I can understand why you’re bundling Kinect with every Xbox. This way, you guarantee an install base for something that you’ve spent loads of money on and wish to see something of a return on investment. This way, as well, you can fuel innovation through developer confidence, because now they’re not just catering to a fractional audience but the entire install base. Fine. That’s acceptable. But that’s not justification enough for me to go out and purchase your console. That’s not making me salivate at the prospect of acquiring an Xbox One.
You know what is? That Games Library idea. Being able to share a Gold subscription and DLC on my console. Getting free games that I actually want, at some point. Sell those points.
Then go back, accept that you are living far too ahead into the future, pull back a bit and think about your policies. Fine-tune them. But this time, keep the consumer’s best interests in mind.
To conclude, I’ll use points again:
- Sell your Games Library more, by providing better understanding to gamers of how it works.
- Make gamers aware of shared LIVE Gold subscriptions and DLC per console.
- Give LIVE Gold subscribers games that they want; do not pander to us, we know the difference.
- Silence Don Mattrick before it’s too late.
- Reconsider your price point, because it is pricing out far too many people with no solid incentive.
- Media is not an incentive, because we already have that; it’s an option, so treat it as such.
- Do not try and force Kinect on us; if we don’t want it, or media functionality, you can’t tell us otherwise.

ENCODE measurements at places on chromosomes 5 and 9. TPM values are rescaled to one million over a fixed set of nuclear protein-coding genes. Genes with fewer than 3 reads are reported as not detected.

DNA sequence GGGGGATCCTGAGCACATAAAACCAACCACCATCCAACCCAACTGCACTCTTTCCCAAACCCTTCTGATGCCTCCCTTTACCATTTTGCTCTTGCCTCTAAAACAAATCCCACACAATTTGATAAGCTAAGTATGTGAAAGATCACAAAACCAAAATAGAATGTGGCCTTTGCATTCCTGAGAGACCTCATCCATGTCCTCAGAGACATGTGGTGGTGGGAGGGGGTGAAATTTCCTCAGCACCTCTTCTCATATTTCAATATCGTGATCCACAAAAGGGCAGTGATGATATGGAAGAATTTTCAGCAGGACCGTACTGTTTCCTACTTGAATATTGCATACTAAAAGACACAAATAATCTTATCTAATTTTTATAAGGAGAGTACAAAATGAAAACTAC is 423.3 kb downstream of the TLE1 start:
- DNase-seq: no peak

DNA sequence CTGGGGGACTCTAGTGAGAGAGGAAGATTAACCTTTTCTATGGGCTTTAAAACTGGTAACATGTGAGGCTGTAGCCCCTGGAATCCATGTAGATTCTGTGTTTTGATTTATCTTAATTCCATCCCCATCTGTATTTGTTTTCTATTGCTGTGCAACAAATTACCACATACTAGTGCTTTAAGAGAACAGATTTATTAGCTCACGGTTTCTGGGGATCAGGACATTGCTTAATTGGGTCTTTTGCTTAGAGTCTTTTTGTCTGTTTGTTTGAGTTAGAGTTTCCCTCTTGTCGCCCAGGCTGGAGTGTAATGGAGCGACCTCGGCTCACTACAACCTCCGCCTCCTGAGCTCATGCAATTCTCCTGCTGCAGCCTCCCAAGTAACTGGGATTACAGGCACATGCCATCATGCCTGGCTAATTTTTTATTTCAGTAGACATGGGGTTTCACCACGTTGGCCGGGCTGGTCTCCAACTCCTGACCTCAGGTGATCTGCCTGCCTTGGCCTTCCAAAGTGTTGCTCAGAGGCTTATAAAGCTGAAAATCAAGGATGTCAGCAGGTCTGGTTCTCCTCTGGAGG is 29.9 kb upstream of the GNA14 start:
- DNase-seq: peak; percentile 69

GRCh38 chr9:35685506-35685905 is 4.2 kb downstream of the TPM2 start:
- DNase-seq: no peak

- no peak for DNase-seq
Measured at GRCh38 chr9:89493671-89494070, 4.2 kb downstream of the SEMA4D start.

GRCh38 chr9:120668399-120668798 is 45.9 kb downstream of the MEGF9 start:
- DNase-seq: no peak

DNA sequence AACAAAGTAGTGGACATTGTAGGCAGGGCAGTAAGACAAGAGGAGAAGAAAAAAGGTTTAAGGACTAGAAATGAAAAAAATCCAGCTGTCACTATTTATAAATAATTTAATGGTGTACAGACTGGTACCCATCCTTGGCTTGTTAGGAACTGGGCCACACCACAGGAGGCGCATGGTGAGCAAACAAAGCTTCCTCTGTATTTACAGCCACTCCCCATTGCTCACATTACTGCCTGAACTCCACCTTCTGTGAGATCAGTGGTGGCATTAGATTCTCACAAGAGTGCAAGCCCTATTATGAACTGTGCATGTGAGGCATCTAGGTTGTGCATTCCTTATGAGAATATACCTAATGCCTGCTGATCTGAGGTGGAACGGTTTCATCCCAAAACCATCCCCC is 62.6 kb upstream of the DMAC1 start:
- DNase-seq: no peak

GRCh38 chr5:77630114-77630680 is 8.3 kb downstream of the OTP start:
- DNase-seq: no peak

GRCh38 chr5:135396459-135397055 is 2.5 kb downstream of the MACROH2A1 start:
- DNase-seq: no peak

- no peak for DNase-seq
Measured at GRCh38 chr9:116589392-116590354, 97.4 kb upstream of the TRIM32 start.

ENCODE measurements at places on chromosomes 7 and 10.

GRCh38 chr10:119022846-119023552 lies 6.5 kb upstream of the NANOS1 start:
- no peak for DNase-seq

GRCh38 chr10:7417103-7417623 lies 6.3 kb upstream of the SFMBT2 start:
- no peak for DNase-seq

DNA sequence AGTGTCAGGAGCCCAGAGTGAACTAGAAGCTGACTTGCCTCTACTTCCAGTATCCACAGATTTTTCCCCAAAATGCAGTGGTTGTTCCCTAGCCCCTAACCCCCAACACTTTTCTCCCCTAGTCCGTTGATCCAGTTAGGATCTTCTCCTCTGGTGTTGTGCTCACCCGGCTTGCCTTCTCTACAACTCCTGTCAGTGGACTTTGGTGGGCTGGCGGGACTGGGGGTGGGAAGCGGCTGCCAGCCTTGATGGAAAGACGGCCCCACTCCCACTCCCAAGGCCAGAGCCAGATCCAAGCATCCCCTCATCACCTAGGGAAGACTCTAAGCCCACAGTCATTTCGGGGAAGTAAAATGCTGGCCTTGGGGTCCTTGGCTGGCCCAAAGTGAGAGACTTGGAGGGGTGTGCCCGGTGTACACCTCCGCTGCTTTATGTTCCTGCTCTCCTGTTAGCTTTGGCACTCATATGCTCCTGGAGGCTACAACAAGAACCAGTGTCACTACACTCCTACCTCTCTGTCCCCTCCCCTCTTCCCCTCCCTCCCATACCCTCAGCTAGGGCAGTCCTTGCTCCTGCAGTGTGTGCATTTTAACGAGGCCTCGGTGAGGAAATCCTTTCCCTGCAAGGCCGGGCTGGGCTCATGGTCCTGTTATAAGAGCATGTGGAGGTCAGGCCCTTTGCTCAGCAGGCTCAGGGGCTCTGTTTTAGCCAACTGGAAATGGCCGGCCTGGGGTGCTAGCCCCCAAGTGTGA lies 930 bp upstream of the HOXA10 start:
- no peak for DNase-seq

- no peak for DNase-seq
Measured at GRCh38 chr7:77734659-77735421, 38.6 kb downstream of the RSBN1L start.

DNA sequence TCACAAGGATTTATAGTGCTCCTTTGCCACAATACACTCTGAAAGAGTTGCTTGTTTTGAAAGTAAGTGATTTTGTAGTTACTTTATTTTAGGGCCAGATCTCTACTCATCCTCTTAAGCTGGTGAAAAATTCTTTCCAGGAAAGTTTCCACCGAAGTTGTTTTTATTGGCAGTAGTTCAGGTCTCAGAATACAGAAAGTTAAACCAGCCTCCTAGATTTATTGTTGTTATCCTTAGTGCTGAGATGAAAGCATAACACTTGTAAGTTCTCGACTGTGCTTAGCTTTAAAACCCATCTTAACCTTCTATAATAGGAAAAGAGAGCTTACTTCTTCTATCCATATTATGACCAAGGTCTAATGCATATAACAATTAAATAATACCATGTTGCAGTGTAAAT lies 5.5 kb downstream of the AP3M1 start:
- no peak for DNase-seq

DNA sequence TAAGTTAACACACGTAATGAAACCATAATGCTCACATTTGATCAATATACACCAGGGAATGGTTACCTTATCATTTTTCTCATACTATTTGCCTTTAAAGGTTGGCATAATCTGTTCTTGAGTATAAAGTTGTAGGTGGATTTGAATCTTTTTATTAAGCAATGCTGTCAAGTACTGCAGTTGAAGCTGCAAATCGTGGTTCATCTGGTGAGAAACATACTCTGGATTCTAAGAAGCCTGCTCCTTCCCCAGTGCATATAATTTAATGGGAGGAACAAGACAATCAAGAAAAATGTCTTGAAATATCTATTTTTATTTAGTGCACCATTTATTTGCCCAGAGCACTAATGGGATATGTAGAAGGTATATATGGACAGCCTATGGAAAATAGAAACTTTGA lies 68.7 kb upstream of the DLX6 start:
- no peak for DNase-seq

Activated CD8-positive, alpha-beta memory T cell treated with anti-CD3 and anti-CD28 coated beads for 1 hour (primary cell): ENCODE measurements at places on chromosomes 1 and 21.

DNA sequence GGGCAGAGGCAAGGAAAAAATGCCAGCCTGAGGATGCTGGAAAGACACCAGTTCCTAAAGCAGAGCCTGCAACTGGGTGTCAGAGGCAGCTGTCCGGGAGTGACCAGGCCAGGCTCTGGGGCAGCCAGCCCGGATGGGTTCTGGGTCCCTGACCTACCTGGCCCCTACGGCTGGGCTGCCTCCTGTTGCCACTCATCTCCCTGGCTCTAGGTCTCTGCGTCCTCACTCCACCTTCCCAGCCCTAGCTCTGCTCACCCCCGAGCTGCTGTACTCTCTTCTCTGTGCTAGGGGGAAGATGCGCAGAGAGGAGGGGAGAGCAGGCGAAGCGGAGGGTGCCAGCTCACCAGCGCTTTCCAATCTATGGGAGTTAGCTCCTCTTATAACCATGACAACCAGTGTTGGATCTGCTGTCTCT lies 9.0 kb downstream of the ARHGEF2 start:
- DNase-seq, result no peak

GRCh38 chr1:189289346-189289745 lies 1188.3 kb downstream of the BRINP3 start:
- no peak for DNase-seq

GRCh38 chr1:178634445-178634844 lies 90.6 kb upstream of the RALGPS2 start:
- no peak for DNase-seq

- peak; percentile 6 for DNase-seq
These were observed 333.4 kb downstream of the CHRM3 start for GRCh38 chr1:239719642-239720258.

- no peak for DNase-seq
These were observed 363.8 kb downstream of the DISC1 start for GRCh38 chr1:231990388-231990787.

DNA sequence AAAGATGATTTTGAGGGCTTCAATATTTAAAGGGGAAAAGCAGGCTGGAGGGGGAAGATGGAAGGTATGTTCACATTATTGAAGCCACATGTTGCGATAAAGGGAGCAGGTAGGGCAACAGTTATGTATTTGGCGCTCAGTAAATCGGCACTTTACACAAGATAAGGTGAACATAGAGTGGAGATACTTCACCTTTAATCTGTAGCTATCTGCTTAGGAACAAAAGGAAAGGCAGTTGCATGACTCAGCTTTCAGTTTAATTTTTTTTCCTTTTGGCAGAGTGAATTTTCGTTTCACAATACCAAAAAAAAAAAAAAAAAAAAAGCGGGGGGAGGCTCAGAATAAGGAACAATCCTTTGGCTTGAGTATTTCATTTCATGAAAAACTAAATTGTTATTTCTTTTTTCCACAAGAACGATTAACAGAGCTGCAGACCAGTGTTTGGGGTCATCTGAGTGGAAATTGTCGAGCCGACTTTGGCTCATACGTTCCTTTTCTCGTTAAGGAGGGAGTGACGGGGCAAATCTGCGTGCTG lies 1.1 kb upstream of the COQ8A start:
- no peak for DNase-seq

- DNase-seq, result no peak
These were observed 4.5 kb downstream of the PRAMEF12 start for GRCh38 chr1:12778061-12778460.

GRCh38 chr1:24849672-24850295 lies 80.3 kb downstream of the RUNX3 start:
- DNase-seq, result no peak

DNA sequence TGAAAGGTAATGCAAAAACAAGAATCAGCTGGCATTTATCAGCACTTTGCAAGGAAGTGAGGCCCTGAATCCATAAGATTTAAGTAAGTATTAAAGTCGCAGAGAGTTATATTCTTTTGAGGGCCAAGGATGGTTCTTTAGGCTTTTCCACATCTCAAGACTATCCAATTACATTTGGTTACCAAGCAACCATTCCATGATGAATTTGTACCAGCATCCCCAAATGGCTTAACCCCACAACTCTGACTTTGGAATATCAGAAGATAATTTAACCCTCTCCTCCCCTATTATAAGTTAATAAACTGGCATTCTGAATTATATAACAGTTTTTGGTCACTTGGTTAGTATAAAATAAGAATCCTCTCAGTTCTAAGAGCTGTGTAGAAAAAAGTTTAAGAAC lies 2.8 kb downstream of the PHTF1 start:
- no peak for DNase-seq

- Rework your online activation policies, or just remove it completely.
If you can do all of this, then I guarantee you, Microsoft, you will earn the respect and hard-earned money of gamers across the world. Even if it’s just that last one. Please. I implore you, as a supporter of your consoles and someone who really, really wants an Xbox One. Please. Consider us consumers, and try to put us first, just this one time.
I know I’m not a Microsoft developer, but you know what? I have programmed before. So I know full well that disabling that online check is as simple as flicking a metaphorical switch that disables it. It really is that simple, and attempting to say anything otherwise is just making the problem worse. It could be as simple as allowing gamers to play offline if they currently possess the disc for the game they wish to play. That would fix pretty much every issue because then, at least, we have consumer rights. We have ownership. We can say, without a shadow of doubt, that the thing we paid for is ours. Don’t lock us out in this way and attempt to insult us by saying we need to come to the future.
If the world was ready for the future, we’d be there already.
According to the video all the way above, Major Nelson does at least state that Microsoft are working with developers to figure all of it out, and there is still the potential for publishers to create their own forms of DRM, or lack thereof. So maybe when The Witcher 3 releases, CD Projekt might opt to remove all forms of online authentication and allow the game to be played entirely offline. Perhaps if we’re lucky, other publishers might follow suit and start a trend for us, of games that work around Microsoft’s authentication policies. And maybe this might bring the change that everyone is clamouring for. But I’m not so sure about putting faith in publishers, so I wouldn’t get my hopes up.
Still, these issues can be worked out. It’s not too late. Go into a room, lock yourselves in, and don’t come out until you’ve created policies that are not anti-consumer.
And then, Microsoft, I promise you; we will buy your console.